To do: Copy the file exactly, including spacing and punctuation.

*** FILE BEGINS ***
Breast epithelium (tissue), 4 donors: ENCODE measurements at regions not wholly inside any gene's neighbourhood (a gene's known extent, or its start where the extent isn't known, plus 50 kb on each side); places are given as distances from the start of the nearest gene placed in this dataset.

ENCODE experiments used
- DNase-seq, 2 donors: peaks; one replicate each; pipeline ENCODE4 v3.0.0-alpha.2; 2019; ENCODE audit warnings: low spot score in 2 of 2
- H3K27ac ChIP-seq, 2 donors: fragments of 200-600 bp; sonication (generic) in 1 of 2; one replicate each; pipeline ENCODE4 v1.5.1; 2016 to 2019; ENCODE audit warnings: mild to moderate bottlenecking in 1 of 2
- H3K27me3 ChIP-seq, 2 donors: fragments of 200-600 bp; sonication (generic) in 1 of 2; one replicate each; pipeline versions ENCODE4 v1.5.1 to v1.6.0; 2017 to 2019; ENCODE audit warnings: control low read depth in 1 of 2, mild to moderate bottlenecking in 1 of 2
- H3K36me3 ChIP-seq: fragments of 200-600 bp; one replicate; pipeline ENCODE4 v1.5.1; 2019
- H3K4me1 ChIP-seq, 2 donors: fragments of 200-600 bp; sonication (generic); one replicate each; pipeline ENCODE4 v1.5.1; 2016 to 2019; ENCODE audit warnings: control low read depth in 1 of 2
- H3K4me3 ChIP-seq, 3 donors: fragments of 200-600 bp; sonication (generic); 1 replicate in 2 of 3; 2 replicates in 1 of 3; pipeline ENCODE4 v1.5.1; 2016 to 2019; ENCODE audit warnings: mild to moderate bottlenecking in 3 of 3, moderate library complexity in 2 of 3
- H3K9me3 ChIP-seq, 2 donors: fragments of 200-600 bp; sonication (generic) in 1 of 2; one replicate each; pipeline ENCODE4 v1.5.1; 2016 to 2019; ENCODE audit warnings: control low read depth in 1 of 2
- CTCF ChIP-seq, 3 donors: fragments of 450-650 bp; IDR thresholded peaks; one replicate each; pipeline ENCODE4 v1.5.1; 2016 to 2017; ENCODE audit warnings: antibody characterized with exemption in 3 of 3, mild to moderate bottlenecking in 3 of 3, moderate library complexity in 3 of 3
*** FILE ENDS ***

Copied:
Breast epithelium (tissue), 4 donors: ENCODE measurements at regions not wholly inside any gene's neighbourhood (a gene's known extent, or its start where the extent isn't known, plus 50 kb on each side); places are given as distances from the start of the nearest gene placed in this dataset.

ENCODE experiments used
- DNase-seq, 2 donors: peaks; one replicate each; pipeline ENCODE4 v3.0.0-alpha.2; 2019; ENCODE audit warnings: low spot score in 2 of 2
- H3K27ac ChIP-seq, 2 donors: fragments of 200-600 bp; sonication (generic) in 1 of 2; one replicate each; pipeline ENCODE4 v1.5.1; 2016 to 2019; ENCODE audit warnings: mild to moderate bottlenecking in 1 of 2
- H3K27me3 ChIP-seq, 2 donors: fragments of 200-600 bp; sonication (generic) in 1 of 2; one replicate each; pipeline versions ENCODE4 v1.5.1 to v1.6.0; 2017 to 2019; ENCODE audit warnings: control low read depth in 1 of 2, mild to moderate bottlenecking in 1 of 2
- H3K36me3 ChIP-seq: fragments of 200-600 bp; one replicate; pipeline ENCODE4 v1.5.1; 2019
- H3K4me1 ChIP-seq, 2 donors: fragments of 200-600 bp; sonication (generic); one replicate each; pipeline ENCODE4 v1.5.1; 2016 to 2019; ENCODE audit warnings: control low read depth in 1 of 2
- H3K4me3 ChIP-seq, 3 donors: fragments of 200-600 bp; sonication (generic); 1 replicate in 2 of 3; 2 replicates in 1 of 3; pipeline ENCODE4 v1.5.1; 2016 to 2019; ENCODE audit warnings: mild to moderate bottlenecking in 3 of 3, moderate library complexity in 2 of 3
- H3K9me3 ChIP-seq, 2 donors: fragments of 200-600 bp; sonication (generic) in 1 of 2; one replicate each; pipeline ENCODE4 v1.5.1; 2016 to 2019; ENCODE audit warnings: control low read depth in 1 of 2
- CTCF ChIP-seq, 3 donors: fragments of 450-650 bp; IDR thresholded peaks; one replicate each; pipeline ENCODE4 v1.5.1; 2016 to 2017; ENCODE audit warnings: antibody characterized with exemption in 3 of 3, mild to moderate bottlenecking in 3 of 3, moderate library complexity in 3 of 3